Auldridge in his role has conducted multiple projects deemed urgent by the collective. He developed a database of COVID-19 related grants for organizations providing direct relief to immigrant communities and assisted in research for successful grant applications. As reopening began, he worked with undergraduate collaborators Arianna Macias, Karina Cruz and Monica Bajwa to collect data for a demographic profile of people in the county who might be at greater risk of contracting the virus — “people of color, people in dense living circumstances, people in essential, low-paying occupations,” he noted — to understand what structural interventions might assist them.

“As an institution that hopes to develop a culture of interdisciplinary collaboration that is responsive to the needs of our multicultural and global society,” Auldridge said of UCSB, “we have an obligation to serve Indigenous communities through responsive, interdisciplinary public works.”

A 1.5 generation immigrant, Alex Maldonado, who landed on the task force through her ongoing work as a graduate student researcher with Smith, has directly experienced “the health issues of being a minority immigrant in the U.S.”

“As such, I am passionate about social justice and health equity, and I am very interested in community action that engages in advancing health equity efforts,” she said. “I know there is great wisdom and power in community work, and my dissertation revolves around health among immigrants in the U.S. Indigenous immigrant communities experience, an intersectionality that puts them in a particularly vulnerable position because of language and cultural barriers in both their home countries as well as destination countries.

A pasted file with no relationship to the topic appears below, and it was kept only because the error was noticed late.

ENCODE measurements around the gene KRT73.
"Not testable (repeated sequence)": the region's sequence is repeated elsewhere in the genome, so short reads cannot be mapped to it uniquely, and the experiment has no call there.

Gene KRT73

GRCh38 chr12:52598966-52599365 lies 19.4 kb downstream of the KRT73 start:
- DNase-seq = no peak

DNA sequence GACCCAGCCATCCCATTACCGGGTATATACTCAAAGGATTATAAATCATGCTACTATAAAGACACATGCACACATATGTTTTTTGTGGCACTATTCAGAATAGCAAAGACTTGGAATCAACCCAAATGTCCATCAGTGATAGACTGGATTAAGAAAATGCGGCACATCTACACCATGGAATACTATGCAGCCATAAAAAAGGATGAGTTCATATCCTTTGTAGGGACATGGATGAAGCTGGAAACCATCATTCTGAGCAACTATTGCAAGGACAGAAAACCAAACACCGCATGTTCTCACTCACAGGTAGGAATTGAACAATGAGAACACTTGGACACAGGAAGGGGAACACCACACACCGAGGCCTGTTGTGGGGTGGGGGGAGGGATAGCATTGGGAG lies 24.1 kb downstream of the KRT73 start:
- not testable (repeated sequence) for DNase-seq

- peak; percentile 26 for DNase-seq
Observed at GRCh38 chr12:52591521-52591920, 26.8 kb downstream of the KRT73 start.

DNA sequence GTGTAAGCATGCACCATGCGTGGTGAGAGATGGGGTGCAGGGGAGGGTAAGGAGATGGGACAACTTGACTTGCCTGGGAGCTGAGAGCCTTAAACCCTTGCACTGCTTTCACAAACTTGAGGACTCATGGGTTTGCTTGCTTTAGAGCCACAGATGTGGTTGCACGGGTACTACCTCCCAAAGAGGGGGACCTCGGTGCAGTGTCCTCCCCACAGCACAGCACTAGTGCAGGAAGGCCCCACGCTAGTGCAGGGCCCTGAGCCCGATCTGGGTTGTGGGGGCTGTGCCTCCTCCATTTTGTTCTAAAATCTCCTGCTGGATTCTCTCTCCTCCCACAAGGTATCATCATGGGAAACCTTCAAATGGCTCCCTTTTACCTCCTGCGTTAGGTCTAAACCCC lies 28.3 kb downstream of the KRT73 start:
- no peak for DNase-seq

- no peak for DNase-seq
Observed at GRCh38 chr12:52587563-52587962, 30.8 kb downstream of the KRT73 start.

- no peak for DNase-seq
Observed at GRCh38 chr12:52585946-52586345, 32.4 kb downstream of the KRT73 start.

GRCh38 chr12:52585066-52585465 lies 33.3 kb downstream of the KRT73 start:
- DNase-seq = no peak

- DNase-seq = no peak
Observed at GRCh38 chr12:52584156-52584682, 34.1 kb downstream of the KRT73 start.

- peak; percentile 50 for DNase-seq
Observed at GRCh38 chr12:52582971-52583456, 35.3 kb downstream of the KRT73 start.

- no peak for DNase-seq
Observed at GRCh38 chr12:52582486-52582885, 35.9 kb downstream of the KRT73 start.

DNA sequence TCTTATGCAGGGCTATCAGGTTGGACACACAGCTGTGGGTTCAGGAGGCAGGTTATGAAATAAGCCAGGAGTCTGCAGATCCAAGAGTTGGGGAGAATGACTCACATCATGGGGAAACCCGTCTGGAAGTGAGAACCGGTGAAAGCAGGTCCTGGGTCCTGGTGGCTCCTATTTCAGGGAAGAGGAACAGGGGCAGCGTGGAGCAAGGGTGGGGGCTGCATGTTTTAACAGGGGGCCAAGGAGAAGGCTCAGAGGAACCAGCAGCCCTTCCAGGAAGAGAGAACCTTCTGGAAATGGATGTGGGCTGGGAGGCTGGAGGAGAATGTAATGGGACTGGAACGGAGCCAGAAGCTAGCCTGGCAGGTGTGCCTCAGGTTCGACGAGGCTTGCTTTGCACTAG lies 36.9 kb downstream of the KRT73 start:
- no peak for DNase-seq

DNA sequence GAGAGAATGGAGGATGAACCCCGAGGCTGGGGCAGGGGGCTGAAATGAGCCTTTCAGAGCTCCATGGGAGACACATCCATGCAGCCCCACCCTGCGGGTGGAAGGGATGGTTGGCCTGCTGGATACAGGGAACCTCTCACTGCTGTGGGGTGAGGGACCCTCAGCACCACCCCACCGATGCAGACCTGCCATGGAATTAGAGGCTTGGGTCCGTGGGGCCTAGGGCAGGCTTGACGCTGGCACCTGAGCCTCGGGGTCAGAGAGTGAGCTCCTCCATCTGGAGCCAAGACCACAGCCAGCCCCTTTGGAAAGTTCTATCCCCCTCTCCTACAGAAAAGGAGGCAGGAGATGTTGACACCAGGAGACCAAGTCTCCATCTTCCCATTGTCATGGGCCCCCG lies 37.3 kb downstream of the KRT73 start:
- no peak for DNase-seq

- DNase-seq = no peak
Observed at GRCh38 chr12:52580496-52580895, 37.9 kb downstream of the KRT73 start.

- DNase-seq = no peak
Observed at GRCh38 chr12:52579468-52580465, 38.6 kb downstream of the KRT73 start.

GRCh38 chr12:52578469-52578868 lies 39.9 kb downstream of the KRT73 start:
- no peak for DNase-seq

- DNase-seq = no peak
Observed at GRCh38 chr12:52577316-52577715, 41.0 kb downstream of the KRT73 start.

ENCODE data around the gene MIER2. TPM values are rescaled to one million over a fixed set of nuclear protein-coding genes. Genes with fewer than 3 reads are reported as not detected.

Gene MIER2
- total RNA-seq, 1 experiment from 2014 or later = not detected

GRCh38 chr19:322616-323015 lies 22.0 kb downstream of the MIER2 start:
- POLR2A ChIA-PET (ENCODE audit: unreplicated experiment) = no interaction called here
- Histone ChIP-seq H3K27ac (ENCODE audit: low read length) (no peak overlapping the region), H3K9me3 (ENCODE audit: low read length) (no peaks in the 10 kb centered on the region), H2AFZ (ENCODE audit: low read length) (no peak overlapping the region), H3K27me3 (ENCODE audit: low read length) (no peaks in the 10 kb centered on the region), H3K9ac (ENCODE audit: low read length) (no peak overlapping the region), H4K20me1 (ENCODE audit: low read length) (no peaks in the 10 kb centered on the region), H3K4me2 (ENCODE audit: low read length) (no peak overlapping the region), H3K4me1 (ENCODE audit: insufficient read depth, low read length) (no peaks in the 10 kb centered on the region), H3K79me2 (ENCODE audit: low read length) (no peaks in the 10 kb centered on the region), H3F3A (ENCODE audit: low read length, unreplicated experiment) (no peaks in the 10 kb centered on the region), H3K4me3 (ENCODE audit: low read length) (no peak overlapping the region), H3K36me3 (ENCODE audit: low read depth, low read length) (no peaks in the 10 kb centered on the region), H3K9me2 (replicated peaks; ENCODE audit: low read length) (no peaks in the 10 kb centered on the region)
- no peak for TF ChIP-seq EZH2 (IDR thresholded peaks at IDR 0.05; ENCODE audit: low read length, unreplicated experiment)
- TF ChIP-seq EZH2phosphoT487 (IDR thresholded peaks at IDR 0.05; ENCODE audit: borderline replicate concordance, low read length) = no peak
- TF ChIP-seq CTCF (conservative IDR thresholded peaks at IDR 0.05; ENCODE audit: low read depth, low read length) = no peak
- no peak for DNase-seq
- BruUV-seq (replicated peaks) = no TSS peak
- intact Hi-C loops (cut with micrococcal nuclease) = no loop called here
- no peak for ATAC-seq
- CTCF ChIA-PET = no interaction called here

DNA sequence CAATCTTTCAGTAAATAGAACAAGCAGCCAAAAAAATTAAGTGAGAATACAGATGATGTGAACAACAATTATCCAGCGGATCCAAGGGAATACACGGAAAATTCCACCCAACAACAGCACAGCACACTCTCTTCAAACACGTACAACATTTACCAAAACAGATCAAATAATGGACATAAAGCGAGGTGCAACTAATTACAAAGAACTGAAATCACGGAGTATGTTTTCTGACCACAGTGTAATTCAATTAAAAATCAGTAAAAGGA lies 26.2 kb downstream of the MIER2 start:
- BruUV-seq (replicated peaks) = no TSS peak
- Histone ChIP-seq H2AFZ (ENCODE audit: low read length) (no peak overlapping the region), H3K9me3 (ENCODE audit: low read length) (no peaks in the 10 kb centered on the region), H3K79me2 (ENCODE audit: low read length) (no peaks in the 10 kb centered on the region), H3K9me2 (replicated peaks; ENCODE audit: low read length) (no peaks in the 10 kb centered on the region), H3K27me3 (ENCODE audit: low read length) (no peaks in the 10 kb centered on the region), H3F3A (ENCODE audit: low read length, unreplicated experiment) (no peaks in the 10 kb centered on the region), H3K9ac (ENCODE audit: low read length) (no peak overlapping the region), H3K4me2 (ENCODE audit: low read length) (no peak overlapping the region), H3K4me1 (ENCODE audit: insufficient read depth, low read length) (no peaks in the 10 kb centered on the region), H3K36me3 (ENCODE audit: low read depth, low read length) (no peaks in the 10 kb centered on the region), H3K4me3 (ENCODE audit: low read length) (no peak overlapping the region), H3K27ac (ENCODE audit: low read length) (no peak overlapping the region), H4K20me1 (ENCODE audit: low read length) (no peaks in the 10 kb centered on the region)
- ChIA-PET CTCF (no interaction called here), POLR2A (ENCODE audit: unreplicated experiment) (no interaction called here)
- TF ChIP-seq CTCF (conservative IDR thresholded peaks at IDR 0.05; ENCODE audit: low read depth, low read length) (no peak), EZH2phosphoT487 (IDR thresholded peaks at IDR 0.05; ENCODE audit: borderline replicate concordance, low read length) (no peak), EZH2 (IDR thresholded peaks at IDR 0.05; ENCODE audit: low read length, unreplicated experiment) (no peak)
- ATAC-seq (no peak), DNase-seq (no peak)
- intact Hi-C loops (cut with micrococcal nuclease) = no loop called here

“It is especially important to understand the obstacles that Indigenous migrant communities experience and to work alongside them to find collaborative ways that work to advance the health interests of every community,” Maldonado continued.

With that in mind, Smith said the task force has recently expanded its umbrella. In efforts to create a broader county-wide effort, they are seeking collaboration with leaders from the Black and Pan Asian communities, “to support health equity collaborative projects that are inclusive of all historically marginalized individuals.”

“Our UCSB team is interested in supporting and responding to the priorities of all of these communities,” Smith said. “As our partners from those communities can guide the work of the students, that’s what we are interested in doing. We have a strong desire to lift those concerns up.”

news.ucsb.edu

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JB86 Aug 12, 2020 02:30 AM
Countywide COVID-19 Task Force Focuses on Marginalized Communities

What are 'indigenous migrants,' as opposed to undocumented residents? And where does 'language justice' come from? Is the idea that we need to adapt the existing system, and spend taxpayer money, to serve whomever chooses to come here, without any expectation that immigrants learn basic english? Smells like it.